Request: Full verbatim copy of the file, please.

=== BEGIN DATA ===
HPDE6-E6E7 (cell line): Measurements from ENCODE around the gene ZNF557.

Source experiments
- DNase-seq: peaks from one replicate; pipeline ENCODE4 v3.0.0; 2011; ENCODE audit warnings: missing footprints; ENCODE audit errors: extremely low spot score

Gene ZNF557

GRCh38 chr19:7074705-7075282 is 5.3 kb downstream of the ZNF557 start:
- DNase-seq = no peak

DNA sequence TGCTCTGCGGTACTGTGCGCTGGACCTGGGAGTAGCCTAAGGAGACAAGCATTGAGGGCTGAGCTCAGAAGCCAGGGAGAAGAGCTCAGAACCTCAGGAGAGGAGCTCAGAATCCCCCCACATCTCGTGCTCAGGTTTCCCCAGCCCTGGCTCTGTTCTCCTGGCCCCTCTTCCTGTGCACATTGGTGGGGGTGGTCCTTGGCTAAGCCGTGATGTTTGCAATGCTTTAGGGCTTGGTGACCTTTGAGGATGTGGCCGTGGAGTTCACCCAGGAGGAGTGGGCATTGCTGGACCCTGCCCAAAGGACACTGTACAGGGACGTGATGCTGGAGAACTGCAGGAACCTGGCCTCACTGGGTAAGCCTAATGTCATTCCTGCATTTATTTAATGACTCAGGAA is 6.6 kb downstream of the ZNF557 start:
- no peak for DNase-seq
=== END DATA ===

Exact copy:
HPDE6-E6E7 (cell line): Measurements from ENCODE around the gene ZNF557.

Source experiments
- DNase-seq: peaks from one replicate; pipeline ENCODE4 v3.0.0; 2011; ENCODE audit warnings: missing footprints; ENCODE audit errors: extremely low spot score

Gene ZNF557

GRCh38 chr19:7074705-7075282 is 5.3 kb downstream of the ZNF557 start:
- DNase-seq = no peak

DNA sequence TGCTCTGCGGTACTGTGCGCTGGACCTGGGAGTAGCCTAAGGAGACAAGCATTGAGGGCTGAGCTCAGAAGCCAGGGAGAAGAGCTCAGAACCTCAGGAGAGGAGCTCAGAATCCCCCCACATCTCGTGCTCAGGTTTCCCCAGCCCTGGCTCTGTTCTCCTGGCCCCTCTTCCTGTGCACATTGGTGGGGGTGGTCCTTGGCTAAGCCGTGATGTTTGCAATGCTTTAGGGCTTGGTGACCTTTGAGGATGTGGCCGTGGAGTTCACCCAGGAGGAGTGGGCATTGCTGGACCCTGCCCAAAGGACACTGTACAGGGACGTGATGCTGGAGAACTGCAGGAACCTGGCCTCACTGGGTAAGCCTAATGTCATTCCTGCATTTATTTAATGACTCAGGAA is 6.6 kb downstream of the ZNF557 start:
- no peak for DNase-seq